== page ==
Over the last 25 years, James and I have established some definite Christmas traditions – Christmas Eve with one side of my family; Christmas Day with the other side (what James came to refer to as the “tour of homes” as we hop from place to place); baking a ridiculous number of cookies; and me wrapping Christmas presents.
And yes, that last one has really become a tradition.
Somewhere along the way, James realized that I really liked wrapping presents. And if I was that happy to do it, he was even happier to allow me. Each December, I wrap pretty much everything but whatever he may have bought for me. We also receive gifts from his parents that usually require wrapping, not to mention a bit of coordination so we don’t open the wrong Amazon box and spoil the surprise.
Plenty for me to do and a husband more than willing to relinquish that task.
I’m not certain at what point gift wrapping became part of my DNA. I’m also not sure if this is a gay thing, an architect thing, or a gay architect thing. I can recall pre-architecture days being offended when someone asked if I’d had their present gift-wrapped. What am I? An animal? I’ve always tried to wrap presents for any occasion as nicely as possible. Even when I couldn’t get good – aka thick – paper, I would double wrap the box to make sure the recipient couldn’t see what was inside.
I will say I have become somewhat particular about not only how I wrap, but what I wrap with. Every time requires sharp scissors, good tape (I can’t even begin to explain that), the appropriate ribbons and bows, and various boxes for the odd shaped gift. However, the most important element has become the paper, something I’ve managed to wrap James up in – so to speak.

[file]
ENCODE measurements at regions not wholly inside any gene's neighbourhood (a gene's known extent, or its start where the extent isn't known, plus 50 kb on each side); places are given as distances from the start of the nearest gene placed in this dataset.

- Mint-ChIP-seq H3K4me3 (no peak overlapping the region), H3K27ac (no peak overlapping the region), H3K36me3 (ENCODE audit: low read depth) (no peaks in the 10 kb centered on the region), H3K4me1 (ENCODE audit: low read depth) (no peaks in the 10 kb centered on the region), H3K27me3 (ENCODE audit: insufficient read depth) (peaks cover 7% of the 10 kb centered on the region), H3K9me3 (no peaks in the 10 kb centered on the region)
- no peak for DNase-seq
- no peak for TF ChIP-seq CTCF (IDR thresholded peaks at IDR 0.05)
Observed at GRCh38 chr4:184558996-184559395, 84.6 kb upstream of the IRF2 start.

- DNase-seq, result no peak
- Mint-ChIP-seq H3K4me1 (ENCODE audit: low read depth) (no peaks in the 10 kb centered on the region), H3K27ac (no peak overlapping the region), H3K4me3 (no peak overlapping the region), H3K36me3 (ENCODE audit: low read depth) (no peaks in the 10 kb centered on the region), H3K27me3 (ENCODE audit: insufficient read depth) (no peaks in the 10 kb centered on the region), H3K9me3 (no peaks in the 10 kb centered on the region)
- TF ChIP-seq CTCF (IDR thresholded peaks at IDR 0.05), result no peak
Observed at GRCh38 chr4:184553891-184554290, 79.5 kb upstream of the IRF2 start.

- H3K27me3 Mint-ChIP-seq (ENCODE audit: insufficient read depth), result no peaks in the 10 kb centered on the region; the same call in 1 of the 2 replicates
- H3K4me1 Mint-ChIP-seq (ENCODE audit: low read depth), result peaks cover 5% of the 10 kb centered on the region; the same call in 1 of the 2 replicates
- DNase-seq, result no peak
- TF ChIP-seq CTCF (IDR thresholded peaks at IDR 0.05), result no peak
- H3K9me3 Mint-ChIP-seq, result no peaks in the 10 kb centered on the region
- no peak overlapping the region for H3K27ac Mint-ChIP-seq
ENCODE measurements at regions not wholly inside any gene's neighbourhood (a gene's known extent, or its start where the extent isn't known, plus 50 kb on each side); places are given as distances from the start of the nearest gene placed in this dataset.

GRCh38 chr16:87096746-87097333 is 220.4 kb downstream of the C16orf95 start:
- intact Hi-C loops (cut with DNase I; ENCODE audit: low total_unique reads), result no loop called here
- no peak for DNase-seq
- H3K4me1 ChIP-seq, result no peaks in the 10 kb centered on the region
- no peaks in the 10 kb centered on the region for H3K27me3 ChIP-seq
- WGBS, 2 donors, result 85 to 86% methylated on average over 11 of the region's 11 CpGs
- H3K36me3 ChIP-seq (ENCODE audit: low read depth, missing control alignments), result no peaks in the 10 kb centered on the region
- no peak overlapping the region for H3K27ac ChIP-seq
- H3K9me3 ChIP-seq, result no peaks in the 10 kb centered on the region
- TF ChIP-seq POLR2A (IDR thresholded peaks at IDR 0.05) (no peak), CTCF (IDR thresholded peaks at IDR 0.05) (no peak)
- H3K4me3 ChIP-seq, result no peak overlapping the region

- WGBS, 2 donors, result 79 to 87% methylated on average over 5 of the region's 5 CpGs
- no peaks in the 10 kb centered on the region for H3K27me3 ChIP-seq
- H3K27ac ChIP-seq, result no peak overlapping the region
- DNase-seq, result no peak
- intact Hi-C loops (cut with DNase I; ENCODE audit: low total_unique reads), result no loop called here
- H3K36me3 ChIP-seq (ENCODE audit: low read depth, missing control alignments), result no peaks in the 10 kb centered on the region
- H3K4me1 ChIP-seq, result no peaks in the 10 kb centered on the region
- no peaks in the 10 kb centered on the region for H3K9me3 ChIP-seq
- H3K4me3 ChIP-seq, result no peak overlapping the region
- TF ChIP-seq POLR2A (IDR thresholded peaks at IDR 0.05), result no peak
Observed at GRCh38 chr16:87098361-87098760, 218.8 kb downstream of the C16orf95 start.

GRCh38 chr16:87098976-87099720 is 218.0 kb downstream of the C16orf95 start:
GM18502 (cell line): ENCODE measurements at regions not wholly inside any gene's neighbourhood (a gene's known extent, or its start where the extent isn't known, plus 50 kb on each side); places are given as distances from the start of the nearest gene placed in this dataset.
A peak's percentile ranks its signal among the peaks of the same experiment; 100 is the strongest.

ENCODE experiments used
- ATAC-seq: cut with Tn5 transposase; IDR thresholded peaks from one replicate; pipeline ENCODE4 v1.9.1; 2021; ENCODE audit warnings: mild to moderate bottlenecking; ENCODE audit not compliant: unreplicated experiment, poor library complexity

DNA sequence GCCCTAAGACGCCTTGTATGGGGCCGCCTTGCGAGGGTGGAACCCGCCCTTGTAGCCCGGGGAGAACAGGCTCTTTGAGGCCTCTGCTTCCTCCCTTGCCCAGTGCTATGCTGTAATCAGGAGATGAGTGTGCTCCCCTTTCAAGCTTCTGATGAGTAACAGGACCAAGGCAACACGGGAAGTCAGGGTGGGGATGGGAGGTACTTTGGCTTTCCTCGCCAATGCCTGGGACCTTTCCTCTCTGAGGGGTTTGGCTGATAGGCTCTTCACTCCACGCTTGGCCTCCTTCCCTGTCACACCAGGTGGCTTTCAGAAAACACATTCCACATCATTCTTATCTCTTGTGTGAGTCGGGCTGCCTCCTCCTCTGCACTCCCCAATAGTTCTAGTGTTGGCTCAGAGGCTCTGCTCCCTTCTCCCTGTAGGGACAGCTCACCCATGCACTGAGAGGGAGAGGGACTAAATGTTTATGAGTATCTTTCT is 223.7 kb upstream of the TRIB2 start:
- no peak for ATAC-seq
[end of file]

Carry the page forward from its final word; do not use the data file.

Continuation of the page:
Every December you can find us at The Container Store walking up and down the aisles checking out every roll of paper. And we’ve become somewhat particular about this. Not only does the paper need to be a sturdy paper (is that really the right phrase?), whatever we select needs to be cute. Something involving snowmen. Maybe something with animals. Or maybe an unusual color.
This year we did manage to keep our selection to 10 rolls (probably because we had to shop online). You do want to be prepared, and woe be to the present wrapper (aka me) who must make a late season run for a couple more rolls.
Of course, wrapping extends beyond the materials. There’s also the method. Corners needs to be crisp. Patterns need to be visually level with the edge of the box. And the ribbons and bows not only need to compliment but require a particular placement.
Combine all of that and part of me really thinks this is an architect trait. With the gay gene thrown in as a bonus.
Happy wrapping & Happy Holidays to all!!